Why Conservation Farming?


Quadrupling Crop Yields

It might sound too good to be true, but at Amigos’ Kira Farm Development Centre, hungry young subsistence farmers are acquiring the skills required to create an abundance of food. This is life-changing for whole families who have been surviving on one meal a day.

Over the course of a year the trainees are equipped to practise conservation farming at this residential 22 acre site on the outskirts of Kampala. They return to their communities with the ability to feed their extended family and have a surplus to sell at market – providing an income for school fees for their siblings, medicine, and household essentials such as kerosene and soap.

In Uganda the soil is fertile and as a result of being on the equator there are two harvests a year, however many go hungry because they lack basic farming skills. A 25 year civil war between the government and a rebel group, The Lord’s Resistance Army (LRA), saw many in the north of the country forced into camps where they had to rely on food aid. Up to 60,000 children were abducted and forced to become child soldiers.

Child soldiers turn to farming

As a result of the war and the devastation of HIV, farming skills were lost and a new generation was raised without any knowledge of how to live off the land. When the war came to an end in 2006 people emerged from the camps to an apocalyptic landscape. Many homes and trees had been burnt to the ground by the LRA.

Today, former child soldiers learn conservation farming skills at Kira Farm alongside young people who were raised in the squalor of camps. A total of 40 young people study at the centre each year, all have grown up in extreme poverty, some have been street kids, many are HIV orphans.

At Kira Farm they learn about the importance of crop rotation, spacing seeds, mulching, composting, zero tillage and planting in time for the rains. Alongside producing their own food, each student has an individual plot they are responsible for.

Thriving enterprises creating employment

The students have the opportunity to study vocational trades such as tailoring, carpentry, construction and hairdressing so they can set up small businesses back home. The holistic programme also includes training in key life skills such as health and hygiene, and conflict resolution.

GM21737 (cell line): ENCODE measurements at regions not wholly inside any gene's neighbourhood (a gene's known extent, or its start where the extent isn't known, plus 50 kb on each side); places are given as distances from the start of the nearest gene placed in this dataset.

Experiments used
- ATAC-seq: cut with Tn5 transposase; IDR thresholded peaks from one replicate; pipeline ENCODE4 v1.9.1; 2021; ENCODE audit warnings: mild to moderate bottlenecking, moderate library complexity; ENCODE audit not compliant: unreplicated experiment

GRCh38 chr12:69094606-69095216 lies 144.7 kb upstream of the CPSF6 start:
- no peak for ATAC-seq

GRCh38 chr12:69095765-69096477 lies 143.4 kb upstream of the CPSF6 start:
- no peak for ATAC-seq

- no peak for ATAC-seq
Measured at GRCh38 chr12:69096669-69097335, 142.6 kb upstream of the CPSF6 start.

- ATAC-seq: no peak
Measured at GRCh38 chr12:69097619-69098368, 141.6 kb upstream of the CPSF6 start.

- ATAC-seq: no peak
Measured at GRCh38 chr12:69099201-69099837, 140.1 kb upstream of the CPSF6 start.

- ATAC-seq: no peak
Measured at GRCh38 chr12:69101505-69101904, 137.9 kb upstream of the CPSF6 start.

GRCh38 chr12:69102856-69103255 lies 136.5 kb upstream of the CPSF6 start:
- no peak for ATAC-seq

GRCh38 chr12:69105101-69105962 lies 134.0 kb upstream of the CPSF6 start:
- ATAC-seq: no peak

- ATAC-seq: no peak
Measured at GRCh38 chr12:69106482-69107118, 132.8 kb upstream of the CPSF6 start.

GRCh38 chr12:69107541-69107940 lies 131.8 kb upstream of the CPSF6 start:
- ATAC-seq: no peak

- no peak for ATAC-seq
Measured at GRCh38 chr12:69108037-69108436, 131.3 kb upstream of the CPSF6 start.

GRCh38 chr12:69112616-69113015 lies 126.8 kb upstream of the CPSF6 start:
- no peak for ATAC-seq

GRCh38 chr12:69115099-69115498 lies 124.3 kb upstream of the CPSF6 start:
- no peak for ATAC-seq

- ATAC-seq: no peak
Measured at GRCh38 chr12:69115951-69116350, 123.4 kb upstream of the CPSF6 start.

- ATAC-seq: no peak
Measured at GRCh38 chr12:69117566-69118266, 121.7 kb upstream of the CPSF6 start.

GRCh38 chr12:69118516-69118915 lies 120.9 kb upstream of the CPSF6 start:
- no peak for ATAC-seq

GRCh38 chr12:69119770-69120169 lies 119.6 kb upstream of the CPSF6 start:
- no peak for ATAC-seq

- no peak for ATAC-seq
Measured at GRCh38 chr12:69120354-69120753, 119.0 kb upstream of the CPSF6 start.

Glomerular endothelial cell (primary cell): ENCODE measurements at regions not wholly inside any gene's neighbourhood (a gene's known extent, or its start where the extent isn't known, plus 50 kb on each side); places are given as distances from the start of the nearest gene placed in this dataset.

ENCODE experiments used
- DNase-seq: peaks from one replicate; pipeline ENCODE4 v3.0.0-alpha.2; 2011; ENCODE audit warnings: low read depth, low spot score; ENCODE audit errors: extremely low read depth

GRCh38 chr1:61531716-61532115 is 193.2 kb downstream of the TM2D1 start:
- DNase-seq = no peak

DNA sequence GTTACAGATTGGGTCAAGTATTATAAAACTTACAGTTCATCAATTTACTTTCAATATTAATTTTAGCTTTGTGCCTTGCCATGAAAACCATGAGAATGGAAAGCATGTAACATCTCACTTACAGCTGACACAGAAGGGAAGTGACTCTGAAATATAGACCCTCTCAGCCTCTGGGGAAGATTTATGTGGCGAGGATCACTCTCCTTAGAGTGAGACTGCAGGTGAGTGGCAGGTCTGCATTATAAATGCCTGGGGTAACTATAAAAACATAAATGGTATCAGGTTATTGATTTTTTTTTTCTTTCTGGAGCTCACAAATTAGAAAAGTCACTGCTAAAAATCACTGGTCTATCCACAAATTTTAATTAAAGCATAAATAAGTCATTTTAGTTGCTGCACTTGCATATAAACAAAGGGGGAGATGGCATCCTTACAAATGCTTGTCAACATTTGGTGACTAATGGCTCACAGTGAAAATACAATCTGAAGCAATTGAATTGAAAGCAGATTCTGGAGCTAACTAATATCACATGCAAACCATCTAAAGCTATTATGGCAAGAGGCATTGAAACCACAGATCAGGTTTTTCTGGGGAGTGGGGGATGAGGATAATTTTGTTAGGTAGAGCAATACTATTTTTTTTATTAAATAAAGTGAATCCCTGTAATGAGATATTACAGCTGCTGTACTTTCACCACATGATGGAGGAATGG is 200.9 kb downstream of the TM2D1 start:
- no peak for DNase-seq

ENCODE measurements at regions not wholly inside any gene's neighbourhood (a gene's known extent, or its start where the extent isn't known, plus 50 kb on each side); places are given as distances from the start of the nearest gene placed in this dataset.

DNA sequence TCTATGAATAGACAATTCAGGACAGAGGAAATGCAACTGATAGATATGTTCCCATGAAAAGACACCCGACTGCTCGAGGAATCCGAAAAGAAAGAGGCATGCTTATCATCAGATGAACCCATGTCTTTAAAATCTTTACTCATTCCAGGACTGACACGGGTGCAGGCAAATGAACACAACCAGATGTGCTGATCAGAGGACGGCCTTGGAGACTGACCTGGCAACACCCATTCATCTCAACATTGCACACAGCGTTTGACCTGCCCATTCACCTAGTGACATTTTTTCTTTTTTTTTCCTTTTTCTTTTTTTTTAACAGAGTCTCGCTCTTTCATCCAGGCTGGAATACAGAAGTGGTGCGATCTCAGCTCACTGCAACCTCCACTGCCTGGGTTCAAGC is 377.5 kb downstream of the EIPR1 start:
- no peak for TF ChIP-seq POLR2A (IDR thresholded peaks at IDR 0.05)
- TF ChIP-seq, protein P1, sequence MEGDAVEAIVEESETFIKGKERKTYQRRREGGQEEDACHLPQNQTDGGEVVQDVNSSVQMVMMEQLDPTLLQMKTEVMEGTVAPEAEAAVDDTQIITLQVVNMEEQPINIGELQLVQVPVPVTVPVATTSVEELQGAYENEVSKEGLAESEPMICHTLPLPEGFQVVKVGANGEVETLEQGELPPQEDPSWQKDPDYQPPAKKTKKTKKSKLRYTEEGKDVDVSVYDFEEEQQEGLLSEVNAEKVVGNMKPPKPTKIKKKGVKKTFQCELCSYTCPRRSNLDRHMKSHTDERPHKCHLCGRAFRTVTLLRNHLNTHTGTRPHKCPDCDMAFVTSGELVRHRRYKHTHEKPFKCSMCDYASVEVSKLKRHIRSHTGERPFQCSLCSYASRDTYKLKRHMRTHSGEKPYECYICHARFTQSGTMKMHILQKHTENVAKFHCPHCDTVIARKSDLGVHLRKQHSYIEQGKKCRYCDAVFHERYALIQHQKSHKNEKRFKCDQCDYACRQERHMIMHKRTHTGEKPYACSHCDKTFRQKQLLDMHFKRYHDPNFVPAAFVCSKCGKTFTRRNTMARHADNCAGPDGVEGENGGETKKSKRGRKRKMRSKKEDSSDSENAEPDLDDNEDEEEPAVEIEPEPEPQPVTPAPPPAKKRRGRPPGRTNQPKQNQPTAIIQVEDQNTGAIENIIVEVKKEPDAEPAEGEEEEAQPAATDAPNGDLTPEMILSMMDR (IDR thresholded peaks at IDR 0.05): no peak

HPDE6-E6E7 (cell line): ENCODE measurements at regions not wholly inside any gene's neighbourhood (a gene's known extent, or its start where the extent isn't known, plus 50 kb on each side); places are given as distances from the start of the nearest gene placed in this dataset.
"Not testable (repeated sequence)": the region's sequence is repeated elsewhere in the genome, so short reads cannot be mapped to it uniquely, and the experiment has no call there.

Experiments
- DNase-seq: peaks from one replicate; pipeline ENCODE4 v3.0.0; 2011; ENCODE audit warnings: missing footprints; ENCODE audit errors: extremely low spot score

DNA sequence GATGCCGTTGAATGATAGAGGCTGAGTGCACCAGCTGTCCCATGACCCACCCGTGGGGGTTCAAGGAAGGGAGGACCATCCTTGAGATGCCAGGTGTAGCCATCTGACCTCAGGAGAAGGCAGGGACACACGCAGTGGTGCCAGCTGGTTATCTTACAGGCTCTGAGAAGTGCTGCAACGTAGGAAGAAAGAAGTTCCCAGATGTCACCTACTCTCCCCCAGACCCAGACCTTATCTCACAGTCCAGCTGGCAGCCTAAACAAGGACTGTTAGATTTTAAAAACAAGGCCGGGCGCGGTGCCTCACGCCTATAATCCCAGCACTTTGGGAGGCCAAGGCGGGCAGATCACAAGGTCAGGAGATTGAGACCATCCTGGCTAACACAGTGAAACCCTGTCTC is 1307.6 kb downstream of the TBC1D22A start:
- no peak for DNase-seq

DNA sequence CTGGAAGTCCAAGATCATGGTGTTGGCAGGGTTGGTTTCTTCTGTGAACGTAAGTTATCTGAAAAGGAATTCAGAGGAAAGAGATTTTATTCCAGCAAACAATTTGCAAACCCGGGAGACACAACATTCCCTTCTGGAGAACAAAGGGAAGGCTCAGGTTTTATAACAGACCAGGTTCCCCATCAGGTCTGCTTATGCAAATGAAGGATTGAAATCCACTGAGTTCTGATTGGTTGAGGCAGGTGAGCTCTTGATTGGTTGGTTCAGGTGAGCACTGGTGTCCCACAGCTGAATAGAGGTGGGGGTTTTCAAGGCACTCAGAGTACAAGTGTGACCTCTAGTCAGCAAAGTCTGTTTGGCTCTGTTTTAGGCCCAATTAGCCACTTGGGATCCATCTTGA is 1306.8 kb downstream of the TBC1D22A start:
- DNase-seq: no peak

Remarkably, these young people become agents of change when they return to their communities. A recent student, Nelson, was abducted by LRA rebels at the age of 9 and forced to become a child soldier. After a year of training and rehabilitation at Kira Farm Nelson is now a respected community leader providing training to large groups in conservation farming – enabling his hungry village to multiply their crop yields.

A large number of Kira Farm graduates have set up thriving carpentry workshops and created apprenticeships, others have won construction contracts and created employment for young people. Many new hairdressing enterprises and tailoring workshops have also sprung up across the north.

A long way from home

Amigos was set up in north Devon in the year 2000 by one man with a big heart, a big vision - and a spare bedroom which doubled as an office. Last year the charity supported over 20,000 people living in extreme poverty in Uganda. Its mission is to equip Ugandans to have the hope and the means to live off their own land and set up small businesses to revolutionise their futures. The focus is firmly on a hand-up, not a hand-out.

Through training in conservation farming, education, emotional support and vocational skills the charity equips people to bring about lasting change in their lives. With Amigos’ support, whole communities are starting to feed their families, send their children to school, earn a steady income and lead happy and fulfilled lives.

Since the inception of Kira Farm, Amigos has grown and expanded its projects, in particular launching conservation farming groups in northern communities on a large scale. Today over 1000 farmers are receiving training and the impact is widespread - 98% report their crop yields multiplying – making it possible for their families to enjoy three meals a day. School attendance amongst their children has risen from 7% to 98%, and domestic violence has dropped from 100% to 1%. In a land of hopelessness, there is hope!

For as little as £1 a week you can support Amigos’ Kira Farm Development Centre to train up to 40 young people every year. If 800 people gave just £1 a week (plus giftaid), Kira would be fully funded. 


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